While in D.C., I talked to representatives from both Representative Peter Welch's office and Senator Bernie Sanders' office about the importance of supporting the President's Proposal to Reform Food Aid. Both Welch's aide and Sanders' aide said they were fully onboard with feeding more hungry people on the same budget. Unfortunately, we could not get an appointment with anybody in Senator Patrick Leahy's office, but we were able to drop off some information about the Food Aid reforms that we believe are critical to helping to feed 17 million more people than we already do with less waste for the same cost.
We were sad not to hear from Leahy after our visit, but with several follow-up calls from well-spoken volunteers, we did finally receive a reply from Leahy's office. The good news is that he also wants to see improved efficiency in the way that the U.S. delivers foreign aid. We just want to make sure that we are included in the list of "public and private sector partners" that he mentions. We also want to promote the "sweeping changes" that we know will help produce 53% less waste and ultimately save lives and grow positive attitudes towards the U.S. abroad.
We're excited to have our congressional representation here in Vermont reflect our own beliefs, and we look forward to communicating with them further as there are more developments in the fight to end food inequality and help stem global poverty.
Here's what Leahy's office wrote:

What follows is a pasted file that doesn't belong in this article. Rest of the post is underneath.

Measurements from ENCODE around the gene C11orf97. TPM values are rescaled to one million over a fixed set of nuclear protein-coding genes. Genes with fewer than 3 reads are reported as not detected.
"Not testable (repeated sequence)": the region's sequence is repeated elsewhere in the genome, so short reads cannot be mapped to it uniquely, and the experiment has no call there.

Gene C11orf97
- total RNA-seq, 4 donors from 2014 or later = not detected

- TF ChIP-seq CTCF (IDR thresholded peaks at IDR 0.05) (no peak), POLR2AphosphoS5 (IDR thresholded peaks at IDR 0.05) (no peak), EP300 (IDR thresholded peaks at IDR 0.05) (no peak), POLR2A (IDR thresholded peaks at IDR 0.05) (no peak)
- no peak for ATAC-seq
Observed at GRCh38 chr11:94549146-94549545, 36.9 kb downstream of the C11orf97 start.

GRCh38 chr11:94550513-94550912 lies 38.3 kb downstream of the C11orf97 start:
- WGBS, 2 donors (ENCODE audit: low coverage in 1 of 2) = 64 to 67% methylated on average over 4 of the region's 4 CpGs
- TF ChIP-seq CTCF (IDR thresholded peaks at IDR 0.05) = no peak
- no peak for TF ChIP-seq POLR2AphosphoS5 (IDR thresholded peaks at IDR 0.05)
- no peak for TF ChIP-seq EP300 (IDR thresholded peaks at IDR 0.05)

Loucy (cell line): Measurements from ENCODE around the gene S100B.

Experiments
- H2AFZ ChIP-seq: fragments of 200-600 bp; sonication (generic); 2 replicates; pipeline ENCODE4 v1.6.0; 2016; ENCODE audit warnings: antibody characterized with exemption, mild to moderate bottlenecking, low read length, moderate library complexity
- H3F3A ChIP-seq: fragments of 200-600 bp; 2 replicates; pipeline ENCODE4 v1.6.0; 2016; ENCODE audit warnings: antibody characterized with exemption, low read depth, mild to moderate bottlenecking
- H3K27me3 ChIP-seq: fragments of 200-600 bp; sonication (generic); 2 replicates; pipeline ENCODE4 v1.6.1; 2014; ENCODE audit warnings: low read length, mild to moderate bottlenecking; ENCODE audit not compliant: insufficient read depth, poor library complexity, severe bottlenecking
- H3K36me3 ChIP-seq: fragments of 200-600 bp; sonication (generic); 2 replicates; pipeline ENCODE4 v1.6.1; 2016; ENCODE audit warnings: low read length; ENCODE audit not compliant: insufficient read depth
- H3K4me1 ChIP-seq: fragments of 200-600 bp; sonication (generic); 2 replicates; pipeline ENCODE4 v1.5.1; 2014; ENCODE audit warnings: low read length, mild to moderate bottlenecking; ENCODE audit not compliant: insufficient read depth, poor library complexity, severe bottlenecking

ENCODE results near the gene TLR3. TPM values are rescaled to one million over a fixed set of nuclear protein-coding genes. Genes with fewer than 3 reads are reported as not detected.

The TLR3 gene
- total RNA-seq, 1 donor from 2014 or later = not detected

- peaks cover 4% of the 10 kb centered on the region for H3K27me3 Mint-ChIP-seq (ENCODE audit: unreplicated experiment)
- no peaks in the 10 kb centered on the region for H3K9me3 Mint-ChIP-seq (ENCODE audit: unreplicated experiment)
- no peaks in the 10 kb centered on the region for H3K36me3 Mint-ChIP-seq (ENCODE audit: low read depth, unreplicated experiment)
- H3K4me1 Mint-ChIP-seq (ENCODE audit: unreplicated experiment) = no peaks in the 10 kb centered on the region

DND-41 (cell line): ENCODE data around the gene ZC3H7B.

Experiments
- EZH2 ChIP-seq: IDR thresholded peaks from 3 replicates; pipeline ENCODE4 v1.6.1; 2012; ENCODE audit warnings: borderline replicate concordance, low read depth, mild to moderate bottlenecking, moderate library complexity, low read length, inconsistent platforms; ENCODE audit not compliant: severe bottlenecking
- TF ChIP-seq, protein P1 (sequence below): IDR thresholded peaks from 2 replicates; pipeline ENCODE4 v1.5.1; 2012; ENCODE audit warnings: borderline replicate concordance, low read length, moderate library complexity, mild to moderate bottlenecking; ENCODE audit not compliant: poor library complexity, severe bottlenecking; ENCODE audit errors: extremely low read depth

Dear Ms. Lovegrove:
Thank you for contacting me about improving the efficiency and quality of international food aid.
On May 7, 2013, I held an oversight hearing in my role as Chairman of the Appropriations Subcommittee on the Department of State and Foreign Operations on the U.S. Agency for International Development's (USAID) Fiscal Year 2014 budget request. USAID Administrator Rajiv Shah testified and answered questions regarding the economic and humanitarian impacts of food aid reform both at home and abroad and specifically addressed monetization. Administrator Shah stated that shifting away from monetization and toward local capacity building will not only help avert local product displacement, but save on shipping costs and improve the delivery time of food aid in emergency situations. Like you, I support USAID's goal of increasing efficiencies in international food aid programs to save money and feed more hungry people. While there are strong, competing views on the issue and I am doubtful that we will achieve the sweeping reforms USAID proposes in a single year, I will continue to work with the Department of Agriculture, USAID, and other public and private sector partners to address the inefficiencies in monetization and provide greater resources for local and regional purchase of food.
United States Senator